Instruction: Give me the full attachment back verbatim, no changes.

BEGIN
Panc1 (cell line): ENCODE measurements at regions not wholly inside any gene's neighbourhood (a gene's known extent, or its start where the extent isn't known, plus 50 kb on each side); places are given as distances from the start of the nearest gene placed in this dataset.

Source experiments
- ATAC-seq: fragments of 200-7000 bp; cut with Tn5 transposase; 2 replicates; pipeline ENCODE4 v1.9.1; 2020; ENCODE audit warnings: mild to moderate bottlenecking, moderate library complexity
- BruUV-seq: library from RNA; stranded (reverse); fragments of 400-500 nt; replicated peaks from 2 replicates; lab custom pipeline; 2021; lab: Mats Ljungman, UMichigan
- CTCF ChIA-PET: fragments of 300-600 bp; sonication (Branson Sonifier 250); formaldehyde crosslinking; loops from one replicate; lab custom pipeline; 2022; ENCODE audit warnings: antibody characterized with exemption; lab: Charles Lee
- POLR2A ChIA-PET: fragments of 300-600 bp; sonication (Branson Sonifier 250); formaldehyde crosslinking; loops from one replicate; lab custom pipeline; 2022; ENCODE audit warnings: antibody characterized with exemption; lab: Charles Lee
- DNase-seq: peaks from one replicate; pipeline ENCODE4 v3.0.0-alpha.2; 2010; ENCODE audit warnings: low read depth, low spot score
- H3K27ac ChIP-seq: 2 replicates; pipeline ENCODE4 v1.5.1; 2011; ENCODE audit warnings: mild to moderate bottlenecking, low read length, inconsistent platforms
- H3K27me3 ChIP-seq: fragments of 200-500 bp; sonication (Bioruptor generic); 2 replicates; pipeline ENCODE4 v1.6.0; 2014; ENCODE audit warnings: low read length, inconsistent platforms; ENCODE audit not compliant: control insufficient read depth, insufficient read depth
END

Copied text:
Panc1 (cell line): ENCODE measurements at regions not wholly inside any gene's neighbourhood (a gene's known extent, or its start where the extent isn't known, plus 50 kb on each side); places are given as distances from the start of the nearest gene placed in this dataset.

Source experiments
- ATAC-seq: fragments of 200-7000 bp; cut with Tn5 transposase; 2 replicates; pipeline ENCODE4 v1.9.1; 2020; ENCODE audit warnings: mild to moderate bottlenecking, moderate library complexity
- BruUV-seq: library from RNA; stranded (reverse); fragments of 400-500 nt; replicated peaks from 2 replicates; lab custom pipeline; 2021; lab: Mats Ljungman, UMichigan
- CTCF ChIA-PET: fragments of 300-600 bp; sonication (Branson Sonifier 250); formaldehyde crosslinking; loops from one replicate; lab custom pipeline; 2022; ENCODE audit warnings: antibody characterized with exemption; lab: Charles Lee
- POLR2A ChIA-PET: fragments of 300-600 bp; sonication (Branson Sonifier 250); formaldehyde crosslinking; loops from one replicate; lab custom pipeline; 2022; ENCODE audit warnings: antibody characterized with exemption; lab: Charles Lee
- DNase-seq: peaks from one replicate; pipeline ENCODE4 v3.0.0-alpha.2; 2010; ENCODE audit warnings: low read depth, low spot score
- H3K27ac ChIP-seq: 2 replicates; pipeline ENCODE4 v1.5.1; 2011; ENCODE audit warnings: mild to moderate bottlenecking, low read length, inconsistent platforms
- H3K27me3 ChIP-seq: fragments of 200-500 bp; sonication (Bioruptor generic); 2 replicates; pipeline ENCODE4 v1.6.0; 2014; ENCODE audit warnings: low read length, inconsistent platforms; ENCODE audit not compliant: control insufficient read depth, insufficient read depth